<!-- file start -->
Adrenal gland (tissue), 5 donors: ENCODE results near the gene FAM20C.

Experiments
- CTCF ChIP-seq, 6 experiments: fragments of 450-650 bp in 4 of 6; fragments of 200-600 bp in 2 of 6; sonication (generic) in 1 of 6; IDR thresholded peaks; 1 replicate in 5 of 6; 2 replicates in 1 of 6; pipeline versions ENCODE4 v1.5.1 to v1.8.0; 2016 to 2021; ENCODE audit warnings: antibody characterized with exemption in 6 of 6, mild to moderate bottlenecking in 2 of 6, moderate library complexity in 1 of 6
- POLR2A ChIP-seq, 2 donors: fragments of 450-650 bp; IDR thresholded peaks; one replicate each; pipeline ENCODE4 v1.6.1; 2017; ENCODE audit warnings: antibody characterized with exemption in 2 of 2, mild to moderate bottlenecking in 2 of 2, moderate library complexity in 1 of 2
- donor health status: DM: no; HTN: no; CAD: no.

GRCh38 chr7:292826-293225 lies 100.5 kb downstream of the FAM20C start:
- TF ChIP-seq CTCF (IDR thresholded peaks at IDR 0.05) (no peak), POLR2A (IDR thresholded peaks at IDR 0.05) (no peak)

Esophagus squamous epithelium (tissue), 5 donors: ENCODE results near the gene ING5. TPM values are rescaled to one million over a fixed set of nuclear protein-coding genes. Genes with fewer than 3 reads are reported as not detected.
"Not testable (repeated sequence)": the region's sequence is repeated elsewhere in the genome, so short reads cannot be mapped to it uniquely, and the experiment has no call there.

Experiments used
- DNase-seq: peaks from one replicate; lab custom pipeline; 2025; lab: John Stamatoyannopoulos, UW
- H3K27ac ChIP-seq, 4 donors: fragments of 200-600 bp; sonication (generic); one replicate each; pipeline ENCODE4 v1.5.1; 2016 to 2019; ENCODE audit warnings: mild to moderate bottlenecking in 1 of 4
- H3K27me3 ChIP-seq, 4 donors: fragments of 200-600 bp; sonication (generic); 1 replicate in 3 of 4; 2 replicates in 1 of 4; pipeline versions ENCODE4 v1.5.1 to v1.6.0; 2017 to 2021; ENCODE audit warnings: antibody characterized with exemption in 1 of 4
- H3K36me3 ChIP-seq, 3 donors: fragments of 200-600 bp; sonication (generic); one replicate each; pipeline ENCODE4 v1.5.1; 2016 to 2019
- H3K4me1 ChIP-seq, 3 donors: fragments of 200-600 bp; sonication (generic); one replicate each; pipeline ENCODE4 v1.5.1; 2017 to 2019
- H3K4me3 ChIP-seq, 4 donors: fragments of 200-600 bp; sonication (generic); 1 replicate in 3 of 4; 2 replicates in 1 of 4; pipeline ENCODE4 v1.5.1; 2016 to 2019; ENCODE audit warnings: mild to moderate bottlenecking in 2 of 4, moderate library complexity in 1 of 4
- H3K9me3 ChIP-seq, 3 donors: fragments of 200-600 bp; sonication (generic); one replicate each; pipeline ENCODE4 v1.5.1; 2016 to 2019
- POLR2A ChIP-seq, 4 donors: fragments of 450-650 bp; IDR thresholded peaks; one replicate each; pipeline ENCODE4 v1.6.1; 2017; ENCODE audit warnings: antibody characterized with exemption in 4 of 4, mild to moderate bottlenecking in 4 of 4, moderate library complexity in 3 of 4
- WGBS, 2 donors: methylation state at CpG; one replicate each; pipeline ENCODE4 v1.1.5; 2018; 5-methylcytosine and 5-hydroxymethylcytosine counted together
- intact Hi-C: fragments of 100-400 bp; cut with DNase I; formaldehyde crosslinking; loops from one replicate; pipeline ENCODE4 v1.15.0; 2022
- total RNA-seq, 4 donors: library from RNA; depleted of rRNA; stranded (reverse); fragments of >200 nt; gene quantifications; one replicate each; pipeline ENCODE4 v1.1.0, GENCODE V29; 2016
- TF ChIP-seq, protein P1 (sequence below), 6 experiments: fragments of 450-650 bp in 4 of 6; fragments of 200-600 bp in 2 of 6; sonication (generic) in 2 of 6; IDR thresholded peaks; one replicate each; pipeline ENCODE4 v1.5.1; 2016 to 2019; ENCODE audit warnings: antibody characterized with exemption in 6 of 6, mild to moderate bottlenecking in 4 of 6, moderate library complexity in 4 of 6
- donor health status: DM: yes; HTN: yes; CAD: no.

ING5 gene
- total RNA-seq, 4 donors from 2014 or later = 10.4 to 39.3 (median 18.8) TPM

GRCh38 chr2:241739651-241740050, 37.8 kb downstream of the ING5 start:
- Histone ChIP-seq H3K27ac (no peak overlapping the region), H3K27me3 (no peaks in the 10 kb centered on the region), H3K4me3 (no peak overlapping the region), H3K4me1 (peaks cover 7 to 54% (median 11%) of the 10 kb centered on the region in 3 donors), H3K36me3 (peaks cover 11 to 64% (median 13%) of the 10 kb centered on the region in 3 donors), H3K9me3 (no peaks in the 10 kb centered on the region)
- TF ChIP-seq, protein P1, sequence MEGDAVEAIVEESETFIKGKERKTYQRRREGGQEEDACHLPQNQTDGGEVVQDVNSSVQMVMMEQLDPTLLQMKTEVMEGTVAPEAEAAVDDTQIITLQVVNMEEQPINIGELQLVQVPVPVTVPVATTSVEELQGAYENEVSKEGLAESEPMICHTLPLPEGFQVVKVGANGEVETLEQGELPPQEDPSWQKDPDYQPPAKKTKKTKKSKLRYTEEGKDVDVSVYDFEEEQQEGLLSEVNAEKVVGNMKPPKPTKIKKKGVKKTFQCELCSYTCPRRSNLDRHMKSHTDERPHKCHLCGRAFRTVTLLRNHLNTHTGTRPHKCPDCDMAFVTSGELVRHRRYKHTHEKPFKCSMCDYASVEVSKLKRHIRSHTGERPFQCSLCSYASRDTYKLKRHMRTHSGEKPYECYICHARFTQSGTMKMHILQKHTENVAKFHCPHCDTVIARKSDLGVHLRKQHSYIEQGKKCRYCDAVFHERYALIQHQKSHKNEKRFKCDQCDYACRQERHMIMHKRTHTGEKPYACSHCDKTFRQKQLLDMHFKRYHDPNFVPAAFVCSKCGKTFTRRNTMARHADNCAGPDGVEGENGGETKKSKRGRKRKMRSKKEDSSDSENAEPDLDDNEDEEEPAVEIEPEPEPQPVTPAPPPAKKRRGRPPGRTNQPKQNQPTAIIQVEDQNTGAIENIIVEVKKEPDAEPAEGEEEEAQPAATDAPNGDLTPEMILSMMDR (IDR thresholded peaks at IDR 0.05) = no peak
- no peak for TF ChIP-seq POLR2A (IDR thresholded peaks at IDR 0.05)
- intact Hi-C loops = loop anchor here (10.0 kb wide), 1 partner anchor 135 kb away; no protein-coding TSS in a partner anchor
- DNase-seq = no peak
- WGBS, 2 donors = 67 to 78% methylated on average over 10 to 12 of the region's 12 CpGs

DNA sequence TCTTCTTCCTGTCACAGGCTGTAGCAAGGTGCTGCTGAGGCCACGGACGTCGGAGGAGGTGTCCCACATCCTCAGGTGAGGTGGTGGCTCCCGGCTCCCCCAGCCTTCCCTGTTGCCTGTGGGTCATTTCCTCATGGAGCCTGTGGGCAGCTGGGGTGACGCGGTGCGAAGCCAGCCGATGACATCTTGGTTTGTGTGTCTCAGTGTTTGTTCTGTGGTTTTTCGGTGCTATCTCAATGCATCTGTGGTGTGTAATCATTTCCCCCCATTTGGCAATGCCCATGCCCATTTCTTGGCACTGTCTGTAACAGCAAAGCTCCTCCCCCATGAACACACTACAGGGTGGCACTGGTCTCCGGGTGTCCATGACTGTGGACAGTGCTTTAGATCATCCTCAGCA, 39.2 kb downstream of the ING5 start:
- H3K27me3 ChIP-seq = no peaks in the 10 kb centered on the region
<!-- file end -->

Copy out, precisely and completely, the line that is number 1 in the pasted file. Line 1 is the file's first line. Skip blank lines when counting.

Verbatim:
Adrenal gland (tissue), 5 donors: ENCODE results near the gene FAM20C.